Vulcans are often asked about their eating habits offworld. Known to be staunch vegetarians, particular about alien cuisine, and for not eating lunch,1 Vulcan guests can cause a great deal of apprehension in their hosts. Because the harsh climate of T’Khasi did not allow for a wide variety of foodstuffs to be grown throughout most of its history, traditional Vulcan cuisine tends to be simple and unvaried. Unlike other races, Vulcans are perfectly content to eat the same fare day after day. Although they are unaccustomed to variety, heavy sauces, and spices, there is no cause for alarm. Vulcan-like dishes can be easily created using similar ingredients found on other worlds. Here is an example that Terran bakers should find appealing and easy.
A typical Vulcan breakfast features krei’la,2 sometimes spelled kreila or kreyla in Federation Standard English. In most Vulcan societies, krei’la resemble Earth’s scones, but in some locations, the word krei’la is used for a type of flatbread.3 The following is a recipe for the former type.
The basic krei’la recipe is satisfying and wholesome on its own, but an embellished version can include dried hirat, a fruit akin to grapes, and fresh or dried lhm’ta, an herb which has a taste that reminds many Terrans of lemon. Use dried blueberries instead of raisins to more closely approximate the flavor of hirat.
For another version of krei’la, substitute dried and diced apricots for yon-savas and fresh, diced sage for the Vulcan herb eshi in the same quantities as above. Nothing grown on Earth tastes like the yon-savas (fire-fruit) of Vulcan, but the flavor of the apricot blends surprisingly well with sage.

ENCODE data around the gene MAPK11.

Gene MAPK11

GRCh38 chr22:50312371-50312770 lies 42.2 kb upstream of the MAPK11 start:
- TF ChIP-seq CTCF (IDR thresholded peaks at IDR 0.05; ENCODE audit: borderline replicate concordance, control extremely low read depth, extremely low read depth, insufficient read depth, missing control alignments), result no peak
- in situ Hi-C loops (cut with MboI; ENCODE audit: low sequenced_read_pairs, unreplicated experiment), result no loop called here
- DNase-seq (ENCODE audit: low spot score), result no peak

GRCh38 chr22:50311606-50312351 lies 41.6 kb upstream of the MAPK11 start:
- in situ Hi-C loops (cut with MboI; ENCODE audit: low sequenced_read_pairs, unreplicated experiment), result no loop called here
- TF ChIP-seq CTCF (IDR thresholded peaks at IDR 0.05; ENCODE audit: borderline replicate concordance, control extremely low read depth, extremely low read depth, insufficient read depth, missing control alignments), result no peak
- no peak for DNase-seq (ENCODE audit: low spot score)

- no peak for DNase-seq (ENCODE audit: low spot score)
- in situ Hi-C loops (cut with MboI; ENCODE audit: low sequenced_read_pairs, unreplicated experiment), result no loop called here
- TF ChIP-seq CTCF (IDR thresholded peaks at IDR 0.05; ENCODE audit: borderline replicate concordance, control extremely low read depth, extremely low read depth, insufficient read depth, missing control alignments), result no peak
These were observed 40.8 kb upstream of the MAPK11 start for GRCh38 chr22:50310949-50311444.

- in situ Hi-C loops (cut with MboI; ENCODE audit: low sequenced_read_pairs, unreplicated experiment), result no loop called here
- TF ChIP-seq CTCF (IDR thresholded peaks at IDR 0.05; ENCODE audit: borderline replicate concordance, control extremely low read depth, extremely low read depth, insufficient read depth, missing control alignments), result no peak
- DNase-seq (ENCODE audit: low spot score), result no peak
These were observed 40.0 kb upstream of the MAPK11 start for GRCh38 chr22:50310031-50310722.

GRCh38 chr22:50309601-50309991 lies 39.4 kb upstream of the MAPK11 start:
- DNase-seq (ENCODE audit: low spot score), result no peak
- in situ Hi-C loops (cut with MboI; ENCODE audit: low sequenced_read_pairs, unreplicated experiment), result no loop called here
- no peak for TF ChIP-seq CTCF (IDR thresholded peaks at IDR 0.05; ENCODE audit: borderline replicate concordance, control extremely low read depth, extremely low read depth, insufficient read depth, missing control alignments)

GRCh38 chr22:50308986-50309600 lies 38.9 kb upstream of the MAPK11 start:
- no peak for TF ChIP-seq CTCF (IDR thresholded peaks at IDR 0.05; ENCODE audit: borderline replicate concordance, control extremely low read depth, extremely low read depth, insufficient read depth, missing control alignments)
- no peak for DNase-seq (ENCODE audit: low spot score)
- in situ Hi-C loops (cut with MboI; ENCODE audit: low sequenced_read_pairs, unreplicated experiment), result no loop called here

For mornmeal3 or breakfast, many Vulcans drink gespar-masu, the juice of gespar, a fruit grown in the temperate zone of Kir Provence. The juice is pictured here in a cup dating — along with the traditional math or plate – to Surak’s time.
If you would like to include a cup of Vulcan mocha in your mornmeal, try organic chocolate roasted mate, available at World Market. Add milk and a small amount of raw sugar to more closely approximate the taste. Mate even has the slightly green hue of Vulcan mocha, which is made from dried and crushed g’teth berries.4
1Lorrah, J. (1984). The Vulcan Academy murders. New York: Pocket Books, p. 28.
2 Bonanno, M.W. (2010). Unspoken truth. New York: Pocket Books, p.322.
3Lorrah, J. (1984). The Vulcan Academy murders. New York: Pocket Books, p. 28.
4 The way of kolinahr: the Vulcans. (1998). Culver City, CA: Last Unicorn Games, p. 46.